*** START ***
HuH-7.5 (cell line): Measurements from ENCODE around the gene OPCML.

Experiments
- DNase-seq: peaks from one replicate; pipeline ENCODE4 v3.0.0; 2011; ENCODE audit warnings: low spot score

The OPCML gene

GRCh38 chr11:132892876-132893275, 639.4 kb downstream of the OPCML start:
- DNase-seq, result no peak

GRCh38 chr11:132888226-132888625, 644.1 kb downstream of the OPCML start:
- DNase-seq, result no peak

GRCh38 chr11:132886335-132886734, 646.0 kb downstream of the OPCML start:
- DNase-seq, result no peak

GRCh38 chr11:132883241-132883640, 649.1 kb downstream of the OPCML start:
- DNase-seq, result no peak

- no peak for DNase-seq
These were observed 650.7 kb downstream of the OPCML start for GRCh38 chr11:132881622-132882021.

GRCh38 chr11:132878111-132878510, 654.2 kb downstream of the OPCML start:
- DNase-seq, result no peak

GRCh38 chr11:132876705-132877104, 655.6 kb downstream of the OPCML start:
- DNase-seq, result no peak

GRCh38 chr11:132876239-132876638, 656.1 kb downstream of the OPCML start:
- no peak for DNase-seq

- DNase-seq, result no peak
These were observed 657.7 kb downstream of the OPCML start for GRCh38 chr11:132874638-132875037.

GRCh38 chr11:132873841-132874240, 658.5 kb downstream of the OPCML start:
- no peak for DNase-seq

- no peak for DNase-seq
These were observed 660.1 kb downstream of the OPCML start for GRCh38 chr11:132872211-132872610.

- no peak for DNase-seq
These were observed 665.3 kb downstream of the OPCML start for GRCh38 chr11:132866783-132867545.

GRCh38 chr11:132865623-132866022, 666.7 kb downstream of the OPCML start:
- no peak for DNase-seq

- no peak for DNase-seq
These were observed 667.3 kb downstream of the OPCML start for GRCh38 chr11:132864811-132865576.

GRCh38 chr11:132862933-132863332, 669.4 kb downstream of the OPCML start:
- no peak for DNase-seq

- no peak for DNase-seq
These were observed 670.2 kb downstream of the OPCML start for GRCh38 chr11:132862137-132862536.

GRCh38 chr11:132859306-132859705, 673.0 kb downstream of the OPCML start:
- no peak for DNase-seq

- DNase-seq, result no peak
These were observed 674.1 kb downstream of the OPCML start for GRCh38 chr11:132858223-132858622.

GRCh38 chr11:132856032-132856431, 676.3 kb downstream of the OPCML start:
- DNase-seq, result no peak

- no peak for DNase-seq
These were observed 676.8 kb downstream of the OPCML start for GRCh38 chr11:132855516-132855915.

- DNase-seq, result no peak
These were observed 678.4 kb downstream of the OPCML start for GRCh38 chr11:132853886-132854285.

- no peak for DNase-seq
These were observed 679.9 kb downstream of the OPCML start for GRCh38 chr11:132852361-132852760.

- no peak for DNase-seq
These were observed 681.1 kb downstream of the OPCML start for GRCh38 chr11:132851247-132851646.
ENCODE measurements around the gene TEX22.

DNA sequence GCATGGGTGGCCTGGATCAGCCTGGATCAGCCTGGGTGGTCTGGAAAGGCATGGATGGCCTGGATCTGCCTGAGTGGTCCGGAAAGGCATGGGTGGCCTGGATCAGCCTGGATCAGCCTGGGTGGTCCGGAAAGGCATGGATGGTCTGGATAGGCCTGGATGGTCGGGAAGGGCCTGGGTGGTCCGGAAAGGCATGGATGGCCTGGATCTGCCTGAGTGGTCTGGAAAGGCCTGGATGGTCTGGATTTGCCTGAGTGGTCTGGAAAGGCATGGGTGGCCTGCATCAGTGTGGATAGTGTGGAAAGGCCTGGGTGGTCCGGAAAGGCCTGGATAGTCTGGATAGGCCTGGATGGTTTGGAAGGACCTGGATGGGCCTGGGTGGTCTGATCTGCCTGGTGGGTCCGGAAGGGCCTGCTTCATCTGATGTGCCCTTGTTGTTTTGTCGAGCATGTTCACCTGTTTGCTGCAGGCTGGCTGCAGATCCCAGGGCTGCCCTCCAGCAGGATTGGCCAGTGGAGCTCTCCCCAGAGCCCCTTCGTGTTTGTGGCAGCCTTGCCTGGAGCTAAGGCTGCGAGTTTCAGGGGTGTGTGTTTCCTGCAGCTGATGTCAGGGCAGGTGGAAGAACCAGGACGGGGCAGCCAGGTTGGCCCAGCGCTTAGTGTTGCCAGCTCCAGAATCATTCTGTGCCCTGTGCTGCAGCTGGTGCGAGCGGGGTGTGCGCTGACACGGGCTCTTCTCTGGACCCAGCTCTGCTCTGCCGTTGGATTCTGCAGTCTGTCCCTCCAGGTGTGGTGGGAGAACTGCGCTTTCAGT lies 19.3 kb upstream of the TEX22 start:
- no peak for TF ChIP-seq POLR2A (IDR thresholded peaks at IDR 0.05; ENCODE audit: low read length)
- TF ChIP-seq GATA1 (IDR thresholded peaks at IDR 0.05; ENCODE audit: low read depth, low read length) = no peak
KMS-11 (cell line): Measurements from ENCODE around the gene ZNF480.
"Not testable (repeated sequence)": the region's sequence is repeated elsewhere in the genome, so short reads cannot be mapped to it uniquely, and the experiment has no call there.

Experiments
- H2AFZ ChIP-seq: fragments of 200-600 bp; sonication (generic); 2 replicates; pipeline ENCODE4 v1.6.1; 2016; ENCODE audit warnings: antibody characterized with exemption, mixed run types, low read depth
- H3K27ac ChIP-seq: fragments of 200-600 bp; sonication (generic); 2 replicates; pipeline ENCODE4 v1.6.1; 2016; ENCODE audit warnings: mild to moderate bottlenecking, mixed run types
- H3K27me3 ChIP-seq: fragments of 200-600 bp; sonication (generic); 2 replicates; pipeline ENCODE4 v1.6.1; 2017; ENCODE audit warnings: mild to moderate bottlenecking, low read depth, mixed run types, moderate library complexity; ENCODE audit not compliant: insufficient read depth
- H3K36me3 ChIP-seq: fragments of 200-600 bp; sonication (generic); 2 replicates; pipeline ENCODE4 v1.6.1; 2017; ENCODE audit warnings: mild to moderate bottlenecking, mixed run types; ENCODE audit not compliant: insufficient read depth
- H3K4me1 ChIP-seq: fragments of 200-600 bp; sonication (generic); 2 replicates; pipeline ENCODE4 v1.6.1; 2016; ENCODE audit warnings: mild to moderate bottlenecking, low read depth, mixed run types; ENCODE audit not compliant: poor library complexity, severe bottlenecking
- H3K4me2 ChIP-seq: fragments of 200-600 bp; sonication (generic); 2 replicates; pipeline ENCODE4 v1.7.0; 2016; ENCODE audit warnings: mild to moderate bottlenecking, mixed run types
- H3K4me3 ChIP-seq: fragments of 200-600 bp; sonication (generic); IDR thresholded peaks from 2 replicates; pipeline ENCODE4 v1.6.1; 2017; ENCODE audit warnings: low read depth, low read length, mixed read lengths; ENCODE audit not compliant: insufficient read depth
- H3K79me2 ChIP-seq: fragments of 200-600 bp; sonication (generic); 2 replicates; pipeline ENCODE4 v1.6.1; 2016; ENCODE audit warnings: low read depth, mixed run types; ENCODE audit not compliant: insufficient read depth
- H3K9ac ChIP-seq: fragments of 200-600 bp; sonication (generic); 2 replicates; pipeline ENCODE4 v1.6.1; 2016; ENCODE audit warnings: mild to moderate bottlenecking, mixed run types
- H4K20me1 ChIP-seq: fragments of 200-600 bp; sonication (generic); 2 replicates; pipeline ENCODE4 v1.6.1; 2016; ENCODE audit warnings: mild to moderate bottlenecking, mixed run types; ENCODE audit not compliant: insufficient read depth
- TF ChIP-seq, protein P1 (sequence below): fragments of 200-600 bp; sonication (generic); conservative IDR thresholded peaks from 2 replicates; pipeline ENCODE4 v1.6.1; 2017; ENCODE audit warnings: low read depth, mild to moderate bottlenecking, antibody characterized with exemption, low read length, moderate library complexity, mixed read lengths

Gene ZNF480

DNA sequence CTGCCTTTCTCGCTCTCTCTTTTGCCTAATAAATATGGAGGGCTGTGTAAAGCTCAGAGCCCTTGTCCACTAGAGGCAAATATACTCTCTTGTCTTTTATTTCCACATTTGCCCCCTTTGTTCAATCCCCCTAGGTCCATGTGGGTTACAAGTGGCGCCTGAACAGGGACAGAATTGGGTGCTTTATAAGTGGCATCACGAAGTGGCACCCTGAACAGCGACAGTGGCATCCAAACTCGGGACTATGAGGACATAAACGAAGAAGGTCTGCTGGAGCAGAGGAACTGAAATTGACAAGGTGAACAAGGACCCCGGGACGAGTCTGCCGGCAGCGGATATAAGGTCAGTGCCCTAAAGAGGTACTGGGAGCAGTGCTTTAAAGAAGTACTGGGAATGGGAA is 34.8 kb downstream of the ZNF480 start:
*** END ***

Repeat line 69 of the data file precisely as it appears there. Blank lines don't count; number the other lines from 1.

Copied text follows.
Gene ZNF480